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    #15
    Hmm, no I didn't say any of that. Maybe YOU should read and not skim. I simply said that in ANY STOCK configuration the mini's I/O can't touch the nMP's I/O. Not sure why you are so adamant about this, but you are wrong. But hey, you can have your opinion and be right in your own mind. I'm done with this. The OP has what he needs.
    "Reading for comprehension would tell you that BY STRIPING 2 X SSDs IN RAID 0, you get close to the Mac Pro PCIe SSD performance in a Mac Mini. That's a fact, not a misleading statement anyone who actually reads what other forum members post instead of just skimming for phrases they disagree with couldn't deny." <--- Not even sure what that means. I'm not quoting anyone for peformance. I've read the benchmarks (and COMPREHENDED them). Originally I said that you could't get anywhere near that performance without striping 2 ssd's. That's my point. Nothing more, quit trying to read more into it.


    ----------

    Oh, and nice work on linking to Youtube and other forum threads. I appreciate the education you have afforded me!
     
  16. Noetics macrumors member

    Noetics

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    #16
    I would go for Dell S2740L over 2713HM anyday!

    Forget apple thunderbolt display, huge waste of money.
     
  17. Dekard macrumors 6502

    Dekard

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    #17
    No thanks. The Dell S2740L resolution (1920 x 1080 max.) on a 27 inch screen looks huge.. but we can both have opinions.
     
  18. paulrbeers macrumors 68040

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    #18

    Let me fix this for you....

    Generally for any SSD under 256GB (i.e. 64GB, 128GB, etc), they have less memory chips. For 256GB and up all SSDs have the same amount of memory chips. They actually switch to using denser memory blocks in order to obtain the higher storage. That is why it has always been more expensive per GB for anything over 256GB. We have seen a bit of a shift as of late with the M500 and 840 EVO, but prior to that it was always much more expensive to buy a 512GB drive per GB than it's 256GB "brother".

    This can easily be proven by looking at benchmark numbers. Anything under 256GB always have lower speeds than the 256GB and the 512GB usually has the same speed as the 256GB because you have already maxed out the memory channels.

    Just thought I would clarify that 2 x 256GB SSDs would actually have twice as many memory memory chips as 1 x 512GB.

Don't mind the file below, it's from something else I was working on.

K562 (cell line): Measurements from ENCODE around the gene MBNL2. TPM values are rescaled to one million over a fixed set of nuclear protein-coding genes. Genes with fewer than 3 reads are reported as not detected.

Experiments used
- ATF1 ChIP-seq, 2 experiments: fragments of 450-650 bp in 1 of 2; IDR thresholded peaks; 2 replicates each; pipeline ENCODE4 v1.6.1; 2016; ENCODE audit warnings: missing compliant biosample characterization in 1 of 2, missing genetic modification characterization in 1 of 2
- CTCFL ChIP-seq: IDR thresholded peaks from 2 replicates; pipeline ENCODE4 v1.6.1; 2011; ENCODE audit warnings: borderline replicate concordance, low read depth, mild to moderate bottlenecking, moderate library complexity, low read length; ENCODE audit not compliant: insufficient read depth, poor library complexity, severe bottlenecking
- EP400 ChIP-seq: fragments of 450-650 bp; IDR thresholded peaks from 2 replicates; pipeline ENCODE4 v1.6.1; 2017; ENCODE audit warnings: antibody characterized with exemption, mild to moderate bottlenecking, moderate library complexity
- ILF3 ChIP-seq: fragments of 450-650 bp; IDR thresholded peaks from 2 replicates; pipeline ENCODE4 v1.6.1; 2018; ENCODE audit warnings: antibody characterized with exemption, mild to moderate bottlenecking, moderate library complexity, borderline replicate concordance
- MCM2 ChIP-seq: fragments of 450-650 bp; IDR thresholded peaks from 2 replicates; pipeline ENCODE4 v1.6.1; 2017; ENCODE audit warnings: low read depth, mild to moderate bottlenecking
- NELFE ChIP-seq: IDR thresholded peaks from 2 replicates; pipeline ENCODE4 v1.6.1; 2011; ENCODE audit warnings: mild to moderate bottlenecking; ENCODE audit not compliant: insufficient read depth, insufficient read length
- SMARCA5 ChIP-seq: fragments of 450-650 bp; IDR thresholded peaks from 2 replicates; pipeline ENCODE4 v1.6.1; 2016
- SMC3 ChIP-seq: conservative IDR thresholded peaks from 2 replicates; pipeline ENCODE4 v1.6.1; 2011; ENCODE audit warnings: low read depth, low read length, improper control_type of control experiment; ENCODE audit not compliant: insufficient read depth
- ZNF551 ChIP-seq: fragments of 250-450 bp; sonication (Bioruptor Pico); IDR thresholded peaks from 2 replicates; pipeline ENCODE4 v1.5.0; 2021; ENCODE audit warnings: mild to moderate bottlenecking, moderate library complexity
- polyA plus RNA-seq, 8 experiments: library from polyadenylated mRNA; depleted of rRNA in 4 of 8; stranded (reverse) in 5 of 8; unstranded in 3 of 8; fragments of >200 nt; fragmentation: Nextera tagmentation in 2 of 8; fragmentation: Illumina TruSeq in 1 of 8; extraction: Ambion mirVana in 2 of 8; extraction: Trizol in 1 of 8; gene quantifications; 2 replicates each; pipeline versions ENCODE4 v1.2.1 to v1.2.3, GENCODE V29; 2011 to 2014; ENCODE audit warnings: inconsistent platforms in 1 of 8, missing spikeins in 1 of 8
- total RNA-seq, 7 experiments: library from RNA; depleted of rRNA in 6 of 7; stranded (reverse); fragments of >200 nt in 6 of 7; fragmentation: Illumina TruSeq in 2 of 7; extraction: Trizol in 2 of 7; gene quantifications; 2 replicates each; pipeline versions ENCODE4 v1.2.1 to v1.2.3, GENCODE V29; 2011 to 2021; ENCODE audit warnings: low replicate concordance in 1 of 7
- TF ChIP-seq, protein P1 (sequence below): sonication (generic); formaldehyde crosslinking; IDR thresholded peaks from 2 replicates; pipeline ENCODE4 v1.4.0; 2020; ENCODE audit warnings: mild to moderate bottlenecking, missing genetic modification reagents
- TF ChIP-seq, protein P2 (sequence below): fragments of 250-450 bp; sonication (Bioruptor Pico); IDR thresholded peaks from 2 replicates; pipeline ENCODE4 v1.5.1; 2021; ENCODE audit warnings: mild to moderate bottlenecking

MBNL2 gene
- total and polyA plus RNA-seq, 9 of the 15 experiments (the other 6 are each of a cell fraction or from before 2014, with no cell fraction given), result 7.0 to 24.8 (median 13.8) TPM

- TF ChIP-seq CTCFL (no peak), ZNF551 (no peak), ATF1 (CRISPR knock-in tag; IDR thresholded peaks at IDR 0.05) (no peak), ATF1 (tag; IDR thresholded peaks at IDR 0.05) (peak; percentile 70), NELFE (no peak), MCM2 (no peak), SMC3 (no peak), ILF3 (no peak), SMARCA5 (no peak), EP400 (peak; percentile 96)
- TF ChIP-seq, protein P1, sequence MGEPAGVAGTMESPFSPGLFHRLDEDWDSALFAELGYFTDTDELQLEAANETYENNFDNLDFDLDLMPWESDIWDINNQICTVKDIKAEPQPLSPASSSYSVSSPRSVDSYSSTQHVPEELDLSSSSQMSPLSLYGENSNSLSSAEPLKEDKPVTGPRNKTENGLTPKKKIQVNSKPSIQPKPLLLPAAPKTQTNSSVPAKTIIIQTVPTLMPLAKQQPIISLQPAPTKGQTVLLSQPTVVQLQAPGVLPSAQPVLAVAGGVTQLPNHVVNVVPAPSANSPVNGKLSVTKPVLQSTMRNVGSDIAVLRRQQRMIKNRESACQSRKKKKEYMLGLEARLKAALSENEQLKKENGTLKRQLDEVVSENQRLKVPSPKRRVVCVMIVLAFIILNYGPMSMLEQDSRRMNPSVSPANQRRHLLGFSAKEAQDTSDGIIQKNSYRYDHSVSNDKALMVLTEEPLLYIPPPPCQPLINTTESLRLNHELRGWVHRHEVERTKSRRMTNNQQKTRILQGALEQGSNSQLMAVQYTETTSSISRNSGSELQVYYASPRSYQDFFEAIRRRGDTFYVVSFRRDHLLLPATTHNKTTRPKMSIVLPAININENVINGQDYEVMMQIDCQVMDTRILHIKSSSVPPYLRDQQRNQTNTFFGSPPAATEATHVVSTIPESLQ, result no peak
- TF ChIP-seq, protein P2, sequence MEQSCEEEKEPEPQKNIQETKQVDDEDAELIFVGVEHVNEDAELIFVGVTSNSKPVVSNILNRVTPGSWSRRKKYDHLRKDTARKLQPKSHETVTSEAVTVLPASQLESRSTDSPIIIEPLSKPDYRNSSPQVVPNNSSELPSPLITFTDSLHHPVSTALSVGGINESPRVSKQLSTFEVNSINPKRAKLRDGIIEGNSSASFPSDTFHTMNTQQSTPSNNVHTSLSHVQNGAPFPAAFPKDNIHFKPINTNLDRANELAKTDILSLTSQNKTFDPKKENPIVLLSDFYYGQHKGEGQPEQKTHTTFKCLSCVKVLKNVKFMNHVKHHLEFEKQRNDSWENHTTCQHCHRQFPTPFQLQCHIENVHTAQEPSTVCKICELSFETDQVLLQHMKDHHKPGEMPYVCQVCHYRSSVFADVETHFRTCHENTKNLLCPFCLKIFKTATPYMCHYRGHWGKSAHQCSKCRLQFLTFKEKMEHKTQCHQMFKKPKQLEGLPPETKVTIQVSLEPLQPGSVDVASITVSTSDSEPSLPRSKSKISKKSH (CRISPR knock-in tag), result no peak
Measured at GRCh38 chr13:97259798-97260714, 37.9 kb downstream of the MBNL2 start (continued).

----------

    You lost me at recommending a 1080P 27" display....

    How the devil can you recommend a 1080P 27" display over a 1440P 27" display? I've got 2 x 24" 1080P displays at work and that's even starting to push the pixels to a size that is just too big.
     
  19. dyn macrumors 68030

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    #19
    Anyone saying the Mac mini is up to par with the new Mac Pro is misleading other people. The mini is an entirely different kind of machine and can not be compared to the new Mac Pro. If you were to compare to the old (previous model) Mac Pro than the statement would at least hold some truth (because that one uses sata2 instead of sata3 like the mini).

    The problem here is that someone claimed that the mini has i/o as fast as the new Mac Pro. They are implying that you can go to the store, buy any mini and it will be as fast as the new Mac Pro when it comes to i/o. As you've shown here that is absolutely untrue. You can only do so if you buy the mini plus 2 fast ssd's and put them in a raid0 array. How many people are going to do that?

    Another thing to ask: how useful would a mini with 2 ssd's in raid0 be? Not very much compared to a single ssd setup. Why? Because the mini lacks when it comes to the gpu and the cpu (or if you will: computing power). Yes it can be fast over short periods of time but the iMac and Mac Pro will outrun it over longer periods of time (both the new and old Mac Pro that is). The mini still has to deal with a very tiny enclosure that will easily heat up but won't easily be cooled down. It is its thermal envelope that will limit the computing power (of both cpu and gpu).